by Eva Gudbergsdottir

Jason Martel and Deniz Ortactepe
Jason Martel, program chair of the TESOL and TFL degree programs at the Middlebury Institute and Associate Professor Deniz Ortaçtepe co-edited a special issue of the TESOL Journal dedicated to exploring potential of English teaching for social justice.

Middlebury Institute faculty members Jason Martel and Deniz Ortactepe co-edited a special isssue of TESOL Journal exploring the transformative potential of English Language Teaching for Social Justice

“When I heard about the special issue call for proposals, I talked to Professor Martel and said, ‘we have to do this,’” Ortaçtepe shares. Language education scholars have long been interested in social justice issues, but although there is no language education journal that specializes in social justice, there have been other special issues that dealt with race, gender, and LGBTQ issues.

“We wanted to put together a special issue that would be broader in scope and reflect the wide array of social, economic, and cultural issues and the related power relations,” Ortaçtepe adds. “But more importantly, we wanted to provide a platform for the stories of teachers fighting injustices, the voices of marginalized students, and glimpses of social justice education from language classrooms.” 

We wanted to provide a platform for the stories of teachers fighting injustices, the voices of marginalized students, and glimpses of social justice education from language classrooms.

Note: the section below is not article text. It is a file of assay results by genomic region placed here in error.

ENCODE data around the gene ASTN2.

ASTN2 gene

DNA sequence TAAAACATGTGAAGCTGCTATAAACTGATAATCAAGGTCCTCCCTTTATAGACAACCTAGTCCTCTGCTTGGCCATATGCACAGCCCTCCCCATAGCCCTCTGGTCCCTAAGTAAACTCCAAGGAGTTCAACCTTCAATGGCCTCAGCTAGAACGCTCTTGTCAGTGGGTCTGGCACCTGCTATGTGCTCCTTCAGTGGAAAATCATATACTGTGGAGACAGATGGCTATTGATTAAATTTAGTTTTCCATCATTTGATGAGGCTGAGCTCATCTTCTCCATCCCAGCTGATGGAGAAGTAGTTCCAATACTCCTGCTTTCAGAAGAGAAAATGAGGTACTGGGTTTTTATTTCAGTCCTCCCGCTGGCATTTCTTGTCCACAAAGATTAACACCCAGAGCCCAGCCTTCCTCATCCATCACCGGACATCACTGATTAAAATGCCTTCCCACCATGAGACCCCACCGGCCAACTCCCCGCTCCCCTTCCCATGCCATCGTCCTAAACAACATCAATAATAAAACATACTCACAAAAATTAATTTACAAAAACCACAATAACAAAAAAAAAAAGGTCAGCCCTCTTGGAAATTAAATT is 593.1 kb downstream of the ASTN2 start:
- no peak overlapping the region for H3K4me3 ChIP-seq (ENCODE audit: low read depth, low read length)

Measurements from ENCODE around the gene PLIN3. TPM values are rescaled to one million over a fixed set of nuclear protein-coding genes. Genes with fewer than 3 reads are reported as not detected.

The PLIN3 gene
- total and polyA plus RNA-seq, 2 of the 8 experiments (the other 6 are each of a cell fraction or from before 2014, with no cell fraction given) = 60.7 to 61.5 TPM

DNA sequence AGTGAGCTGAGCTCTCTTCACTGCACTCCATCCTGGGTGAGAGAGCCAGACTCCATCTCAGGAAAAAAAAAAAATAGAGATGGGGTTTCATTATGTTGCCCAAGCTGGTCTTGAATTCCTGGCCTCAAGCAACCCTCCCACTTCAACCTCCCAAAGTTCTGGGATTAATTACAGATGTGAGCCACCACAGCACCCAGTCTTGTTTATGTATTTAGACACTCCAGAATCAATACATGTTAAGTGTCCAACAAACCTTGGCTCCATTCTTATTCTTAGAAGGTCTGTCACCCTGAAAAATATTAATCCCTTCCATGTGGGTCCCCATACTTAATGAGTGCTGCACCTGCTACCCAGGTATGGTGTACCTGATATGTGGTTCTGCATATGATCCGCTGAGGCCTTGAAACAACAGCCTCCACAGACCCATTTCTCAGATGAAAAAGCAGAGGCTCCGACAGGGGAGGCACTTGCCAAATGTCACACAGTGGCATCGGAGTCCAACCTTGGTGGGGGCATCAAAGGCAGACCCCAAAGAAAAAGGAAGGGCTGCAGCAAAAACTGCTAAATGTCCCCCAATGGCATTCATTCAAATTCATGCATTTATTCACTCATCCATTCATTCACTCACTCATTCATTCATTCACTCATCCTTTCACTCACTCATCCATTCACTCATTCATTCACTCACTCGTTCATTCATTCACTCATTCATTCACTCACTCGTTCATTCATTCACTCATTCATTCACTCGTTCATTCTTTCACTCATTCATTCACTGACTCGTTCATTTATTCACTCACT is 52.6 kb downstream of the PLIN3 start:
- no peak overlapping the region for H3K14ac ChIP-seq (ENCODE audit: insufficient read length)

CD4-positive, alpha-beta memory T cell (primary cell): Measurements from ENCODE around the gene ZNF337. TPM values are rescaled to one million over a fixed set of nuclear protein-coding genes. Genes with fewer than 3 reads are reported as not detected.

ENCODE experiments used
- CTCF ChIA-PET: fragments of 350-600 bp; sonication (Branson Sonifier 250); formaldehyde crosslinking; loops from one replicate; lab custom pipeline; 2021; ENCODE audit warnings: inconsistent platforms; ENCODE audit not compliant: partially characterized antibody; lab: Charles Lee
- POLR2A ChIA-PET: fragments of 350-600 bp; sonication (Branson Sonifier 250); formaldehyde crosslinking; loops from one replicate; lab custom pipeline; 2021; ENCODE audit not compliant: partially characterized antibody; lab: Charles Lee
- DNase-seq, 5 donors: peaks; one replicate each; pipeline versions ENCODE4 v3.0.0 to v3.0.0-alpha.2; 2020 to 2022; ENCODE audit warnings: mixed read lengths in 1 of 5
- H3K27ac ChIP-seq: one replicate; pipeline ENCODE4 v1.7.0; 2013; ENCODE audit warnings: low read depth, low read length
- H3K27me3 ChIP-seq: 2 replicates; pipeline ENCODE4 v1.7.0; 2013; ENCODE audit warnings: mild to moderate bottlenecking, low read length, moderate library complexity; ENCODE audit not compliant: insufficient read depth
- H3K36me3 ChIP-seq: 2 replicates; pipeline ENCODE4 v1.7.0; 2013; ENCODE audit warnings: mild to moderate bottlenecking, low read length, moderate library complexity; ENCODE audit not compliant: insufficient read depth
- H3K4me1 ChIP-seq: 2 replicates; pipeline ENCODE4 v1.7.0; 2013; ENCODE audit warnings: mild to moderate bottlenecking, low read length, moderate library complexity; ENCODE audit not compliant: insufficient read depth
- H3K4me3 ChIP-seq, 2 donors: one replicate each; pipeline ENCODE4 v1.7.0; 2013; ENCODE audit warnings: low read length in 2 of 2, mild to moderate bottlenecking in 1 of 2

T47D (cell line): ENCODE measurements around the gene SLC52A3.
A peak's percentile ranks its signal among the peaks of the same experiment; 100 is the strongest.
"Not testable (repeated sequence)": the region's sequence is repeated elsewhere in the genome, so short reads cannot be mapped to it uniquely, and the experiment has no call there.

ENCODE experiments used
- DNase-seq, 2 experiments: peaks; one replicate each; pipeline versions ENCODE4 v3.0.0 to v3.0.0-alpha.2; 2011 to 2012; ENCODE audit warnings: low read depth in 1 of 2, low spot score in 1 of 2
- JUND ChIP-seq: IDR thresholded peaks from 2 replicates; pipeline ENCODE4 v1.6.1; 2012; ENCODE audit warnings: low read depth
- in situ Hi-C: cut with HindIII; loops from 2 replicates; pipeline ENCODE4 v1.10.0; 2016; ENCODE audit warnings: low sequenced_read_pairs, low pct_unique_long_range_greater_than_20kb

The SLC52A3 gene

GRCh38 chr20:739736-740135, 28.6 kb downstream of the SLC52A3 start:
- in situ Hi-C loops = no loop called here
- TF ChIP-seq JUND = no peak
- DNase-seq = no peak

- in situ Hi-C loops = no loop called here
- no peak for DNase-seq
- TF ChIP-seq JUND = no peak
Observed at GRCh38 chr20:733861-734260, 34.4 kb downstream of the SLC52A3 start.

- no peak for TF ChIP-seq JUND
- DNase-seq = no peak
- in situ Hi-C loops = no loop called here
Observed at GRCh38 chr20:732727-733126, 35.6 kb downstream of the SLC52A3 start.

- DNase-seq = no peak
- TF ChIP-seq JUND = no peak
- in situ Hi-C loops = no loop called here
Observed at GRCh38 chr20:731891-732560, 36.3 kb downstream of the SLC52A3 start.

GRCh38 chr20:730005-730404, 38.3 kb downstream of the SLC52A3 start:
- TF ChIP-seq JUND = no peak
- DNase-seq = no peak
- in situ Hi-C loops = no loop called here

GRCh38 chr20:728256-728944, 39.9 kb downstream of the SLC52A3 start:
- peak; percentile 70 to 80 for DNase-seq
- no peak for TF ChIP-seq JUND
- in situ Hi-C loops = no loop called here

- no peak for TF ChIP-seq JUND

— Associate Professor Deniz Ortaçtepe

Program Chair Martel adds that students in the Teaching English to Speakers of Other Languages (TESOL) and Teaching Foreign Language (TFL) degree programs have multiple opportunities to immerse themselves in social justice issues. “They take a core course on sociolinguistics, in which they learn about the relationship between language and power, and can choose to take electives such as Language Teaching for Social Justice and Language for Peacebuilding, to give just a few examples. Furthermore, this year’s Symposium on World Languages Education, which was entirely student-run, was themed “Language Teaching in 2020: Tackling Racial Inequity.””

Thanks to the project, Professor Ortaçtepe and I were able to expand our connections with scholars in the field, enrich the courses we teach with new knowledge, and above all hopefully make a difference in the lives of the many who continue to remain marginalized in our societies.
— Program Chair Jason Martel

Putting together this special issue of the TESOL Journal was therefore a natural extension of the programs’ focus on social justice, Martel adds. “Thanks to the project, Professor Ortaçtepe and I were able to expand our connections with scholars in the field, enrich the courses we teach with new knowledge, and above all hopefully make a difference in the lives of the many who continue to remain marginalized in our societies.”

“We began this work in 2019,” says Ortaçtepe, ”before COVID-19 hit, before online education took hold, and before the Black Lives Matter movement against police brutality was rekindled. The special issue couldn’t have come out at a better time. 

Among authors in this issue are two Middlebury Institute graduates, Brandy Barter-Storm MATESOL ’12 and Tamara Wik MATESOL ’11, who wrote about “Using social justice graphic novels in the ELL classroom.”

For More Information

Eva Gudbergsdottir
evag@middlebury.edu
831-647-6606